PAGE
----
Our Jury

The 2024 Translation Prize Jurors and Program Advisors:

Chris Clarke
– Literary Translator and Visiting Assistant Professor of Translation Studies, University of Connecticut

Chris Clarke’s book-length translations include work by numerous authors, including Raymond Queneau, Patrick Modiano, Éric Chevillard, and Julio Cortázar. He holds an M.A. in Literary Translation from New York University, and a PhD in French from the Graduate Center (CUNY). He is a founding co-editor of the translation journal Hopscotch Translation, and is currently serving as editor of World Poetry Review. He is also a member of the creative translation collective Outranspo. He was co-awarded the 2019 French-American Foundation’s Translation Prize for Fiction.

Kate Deimling
– Translator and Poet

Kate Deimling is a translator based in Brooklyn, New York. She holds a PhD in French from Columbia University, and her book translations include A Woman Like Her by best-selling French author Marc Levy, biographies of Yves Saint Laurent and Christian Dior, and several art historical studies. She has given talks on translation at institutions including Duke University, the Middlebury Institute for International Studies at Monterey, and the National Center for Interpretation at the University of Arizona. She is also an associate poetry editor for Bracken magazine, and her first poetry collection is forthcoming from Cornerstone Press in 2026.

Tess Lewis
– Essayist and Translator

Tess Lewis is a writer and translator from French and German. Her translations include works by Christine Angot, Philippe Jaccottet, Peter Handke, and Walter Benjamin. Her recent awards include the 2017 PEN Translation Prize and a Guggenheim Fellowship. She was named a 2024 Scholar of Note at the American Library in Paris. She serves as an Advisory Editor for The Hudson Review.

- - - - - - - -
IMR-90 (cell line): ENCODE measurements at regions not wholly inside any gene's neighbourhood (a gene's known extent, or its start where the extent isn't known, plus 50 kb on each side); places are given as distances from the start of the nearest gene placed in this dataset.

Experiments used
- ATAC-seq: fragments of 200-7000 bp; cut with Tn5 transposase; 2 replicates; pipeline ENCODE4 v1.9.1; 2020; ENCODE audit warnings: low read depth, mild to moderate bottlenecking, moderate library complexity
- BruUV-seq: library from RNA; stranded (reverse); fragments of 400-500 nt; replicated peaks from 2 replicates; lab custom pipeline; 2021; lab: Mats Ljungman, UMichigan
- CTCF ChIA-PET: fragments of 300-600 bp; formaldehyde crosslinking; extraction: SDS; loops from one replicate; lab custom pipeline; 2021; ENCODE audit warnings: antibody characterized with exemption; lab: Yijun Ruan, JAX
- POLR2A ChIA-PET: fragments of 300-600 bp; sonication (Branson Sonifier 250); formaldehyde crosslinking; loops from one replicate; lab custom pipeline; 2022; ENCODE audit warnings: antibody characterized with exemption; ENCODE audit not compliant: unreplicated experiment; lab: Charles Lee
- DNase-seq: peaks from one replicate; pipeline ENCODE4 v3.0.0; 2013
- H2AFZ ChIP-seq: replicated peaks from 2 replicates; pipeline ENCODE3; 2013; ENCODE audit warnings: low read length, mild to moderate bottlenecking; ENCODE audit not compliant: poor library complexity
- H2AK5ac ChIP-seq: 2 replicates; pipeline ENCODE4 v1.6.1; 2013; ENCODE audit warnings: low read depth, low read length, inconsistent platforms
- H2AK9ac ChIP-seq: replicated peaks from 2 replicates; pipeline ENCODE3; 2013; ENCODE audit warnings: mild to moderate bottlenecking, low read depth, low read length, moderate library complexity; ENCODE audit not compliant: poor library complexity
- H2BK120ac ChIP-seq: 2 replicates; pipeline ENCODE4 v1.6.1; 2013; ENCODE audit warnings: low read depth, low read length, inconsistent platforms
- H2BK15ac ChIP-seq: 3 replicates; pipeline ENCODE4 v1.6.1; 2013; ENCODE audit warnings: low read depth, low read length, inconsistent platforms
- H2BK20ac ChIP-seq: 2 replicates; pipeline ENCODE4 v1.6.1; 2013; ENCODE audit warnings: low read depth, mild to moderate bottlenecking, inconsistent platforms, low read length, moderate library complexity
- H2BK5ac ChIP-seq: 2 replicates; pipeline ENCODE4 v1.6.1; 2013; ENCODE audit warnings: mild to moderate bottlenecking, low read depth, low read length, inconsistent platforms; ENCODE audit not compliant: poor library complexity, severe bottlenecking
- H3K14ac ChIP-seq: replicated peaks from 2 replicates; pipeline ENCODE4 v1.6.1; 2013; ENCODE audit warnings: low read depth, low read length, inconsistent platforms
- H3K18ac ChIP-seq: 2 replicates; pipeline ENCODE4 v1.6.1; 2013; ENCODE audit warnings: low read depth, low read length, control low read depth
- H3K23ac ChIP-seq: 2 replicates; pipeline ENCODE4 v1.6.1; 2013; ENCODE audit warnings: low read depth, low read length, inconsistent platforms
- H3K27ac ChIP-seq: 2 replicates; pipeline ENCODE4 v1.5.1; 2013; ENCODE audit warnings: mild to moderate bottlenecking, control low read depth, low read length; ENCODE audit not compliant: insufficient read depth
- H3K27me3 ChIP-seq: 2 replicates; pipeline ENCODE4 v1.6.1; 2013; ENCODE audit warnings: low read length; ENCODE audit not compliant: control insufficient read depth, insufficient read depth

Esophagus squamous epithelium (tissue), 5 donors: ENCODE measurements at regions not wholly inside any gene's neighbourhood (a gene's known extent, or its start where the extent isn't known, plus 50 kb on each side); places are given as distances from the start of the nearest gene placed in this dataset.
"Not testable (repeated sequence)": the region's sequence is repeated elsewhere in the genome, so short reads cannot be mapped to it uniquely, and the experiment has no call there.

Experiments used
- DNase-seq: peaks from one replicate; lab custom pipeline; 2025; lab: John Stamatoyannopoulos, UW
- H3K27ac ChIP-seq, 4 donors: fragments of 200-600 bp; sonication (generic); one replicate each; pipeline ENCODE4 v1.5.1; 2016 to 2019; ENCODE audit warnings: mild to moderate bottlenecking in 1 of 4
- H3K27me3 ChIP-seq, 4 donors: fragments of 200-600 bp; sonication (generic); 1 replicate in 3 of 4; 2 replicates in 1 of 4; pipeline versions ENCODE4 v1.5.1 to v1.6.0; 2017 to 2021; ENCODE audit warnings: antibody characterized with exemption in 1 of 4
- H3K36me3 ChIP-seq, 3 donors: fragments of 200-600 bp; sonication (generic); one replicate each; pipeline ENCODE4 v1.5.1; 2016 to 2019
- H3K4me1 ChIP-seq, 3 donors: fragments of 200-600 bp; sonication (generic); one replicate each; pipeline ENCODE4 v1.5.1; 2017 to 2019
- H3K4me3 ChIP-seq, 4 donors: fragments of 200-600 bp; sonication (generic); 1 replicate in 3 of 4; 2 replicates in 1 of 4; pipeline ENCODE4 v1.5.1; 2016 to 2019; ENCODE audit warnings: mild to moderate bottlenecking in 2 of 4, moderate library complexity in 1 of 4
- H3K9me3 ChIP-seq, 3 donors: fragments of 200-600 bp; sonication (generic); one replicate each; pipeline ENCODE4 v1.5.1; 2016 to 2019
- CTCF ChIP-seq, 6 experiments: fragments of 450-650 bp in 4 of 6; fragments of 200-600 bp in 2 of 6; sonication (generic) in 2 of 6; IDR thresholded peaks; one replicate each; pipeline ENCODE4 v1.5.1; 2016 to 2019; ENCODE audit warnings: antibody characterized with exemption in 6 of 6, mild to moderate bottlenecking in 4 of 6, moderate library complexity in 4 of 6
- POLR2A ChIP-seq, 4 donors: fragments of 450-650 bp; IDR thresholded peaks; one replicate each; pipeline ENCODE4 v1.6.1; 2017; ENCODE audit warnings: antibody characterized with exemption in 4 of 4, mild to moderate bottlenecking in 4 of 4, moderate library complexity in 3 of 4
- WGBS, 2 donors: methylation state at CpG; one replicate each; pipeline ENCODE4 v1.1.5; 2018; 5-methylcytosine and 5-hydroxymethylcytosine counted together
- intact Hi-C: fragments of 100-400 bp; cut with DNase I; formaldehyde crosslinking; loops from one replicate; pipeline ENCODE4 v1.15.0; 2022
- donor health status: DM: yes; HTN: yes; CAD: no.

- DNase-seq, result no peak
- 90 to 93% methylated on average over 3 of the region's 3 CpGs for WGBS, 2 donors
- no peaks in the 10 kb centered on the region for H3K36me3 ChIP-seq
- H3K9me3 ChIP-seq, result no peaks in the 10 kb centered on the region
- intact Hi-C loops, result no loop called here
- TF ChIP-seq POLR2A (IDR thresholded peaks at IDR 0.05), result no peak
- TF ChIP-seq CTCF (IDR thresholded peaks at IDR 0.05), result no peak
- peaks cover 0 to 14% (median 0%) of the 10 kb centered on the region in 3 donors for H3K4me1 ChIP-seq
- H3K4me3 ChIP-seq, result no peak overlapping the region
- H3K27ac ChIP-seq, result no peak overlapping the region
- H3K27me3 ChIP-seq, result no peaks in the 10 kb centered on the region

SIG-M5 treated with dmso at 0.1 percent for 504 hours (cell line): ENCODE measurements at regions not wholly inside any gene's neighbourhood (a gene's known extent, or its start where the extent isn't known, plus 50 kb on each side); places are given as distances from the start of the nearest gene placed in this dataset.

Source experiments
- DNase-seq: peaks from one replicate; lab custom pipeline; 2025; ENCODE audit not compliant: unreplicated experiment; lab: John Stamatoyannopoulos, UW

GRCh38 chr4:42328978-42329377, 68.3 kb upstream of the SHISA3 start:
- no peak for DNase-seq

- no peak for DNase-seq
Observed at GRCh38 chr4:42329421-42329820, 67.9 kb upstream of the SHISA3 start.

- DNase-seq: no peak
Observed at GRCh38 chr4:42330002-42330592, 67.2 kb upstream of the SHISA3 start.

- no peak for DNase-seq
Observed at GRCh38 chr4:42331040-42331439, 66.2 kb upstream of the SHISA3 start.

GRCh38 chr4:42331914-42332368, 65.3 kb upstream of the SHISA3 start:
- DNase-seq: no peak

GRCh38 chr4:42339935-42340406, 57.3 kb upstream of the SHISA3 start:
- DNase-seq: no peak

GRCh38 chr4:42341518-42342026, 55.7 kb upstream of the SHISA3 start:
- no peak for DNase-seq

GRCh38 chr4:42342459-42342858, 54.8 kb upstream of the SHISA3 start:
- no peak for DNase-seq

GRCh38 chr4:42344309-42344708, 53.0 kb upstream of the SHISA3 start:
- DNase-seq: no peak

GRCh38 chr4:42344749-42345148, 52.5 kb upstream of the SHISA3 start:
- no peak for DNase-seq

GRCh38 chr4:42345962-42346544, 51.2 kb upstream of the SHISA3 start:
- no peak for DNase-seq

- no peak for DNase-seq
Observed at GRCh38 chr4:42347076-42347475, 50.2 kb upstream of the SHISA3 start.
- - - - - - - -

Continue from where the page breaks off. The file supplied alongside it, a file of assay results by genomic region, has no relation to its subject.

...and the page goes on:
Sandra Smith
– Professor, New York University

Sandra Smith has published over forty translations, including Suite Française (Irène Némirovsky), But You Did Not Come Back (Marceline Loridan-Ivens), The Necklace and Other Stories: Maupassant for Modern Times, The Stranger (published in the UK as The Outsider by Albert Camus), Create Dangerously (Albert Camus), Inseparable (Simone de Beauvoir), The Prodigal Child (Irène Némirovsky), In the Shadow of Paris (Anne Sinclair), and Master of Souls (Irène Némirovsky), among others. She has won the French-American Translation Prize, the PEN Translation Prize, the Independent British Booksellers Book of the Year Prize and the National Jewish Book Award. Smith taught at Cambridge University in England for many years before returning to the US. She has been a professor and guest lecturer at NYU, Columbia, Barnard, Harvard and Sarah Lawrence.

James Swenson
– Professor, Rutgers University

James Swenson is a professor at Rutgers University, where he also served as Chair of French, Dean of Humanities, and Vice Provost for Academic Affairs. He is the author of On Jean-Jacques Rousseau: Considered as One of the First Authors of the Revolution, the translator of five books of contemporary French political philosophy, and the editor of a new critical edition of Jean-Jacques Rousseau’s Affaires de Corse. He is also the co-editor of the first complete transcription of the Favre Manuscripts, the earliest surviving drafts of Rousseau’s Emile.

Corine Tachtiris
– Assistant Professor and Undergraduate Program Director, University of Massachusetts

Corine Tachtiris is Assistant Professor of Translation Studies at the University of Massachusetts Amherst. Her research focuses on issues of race, gender, and sexuality in translation, and she translates primarily the work of contemporary women writers from Francophone Africa, Canada, and the Caribbean as well as from the Czech Republic. She is the author of the monograph Translation and Race (Routledge 2024) and translator of Frieda Ekotto’s Don’t Whisper Too Much and Portrait of a Young Artiste from Bona Mbella (Bucknell University Press 2019). She is prose translation editor at The Massachusetts Review and Vice President of the American Literary Translators Association.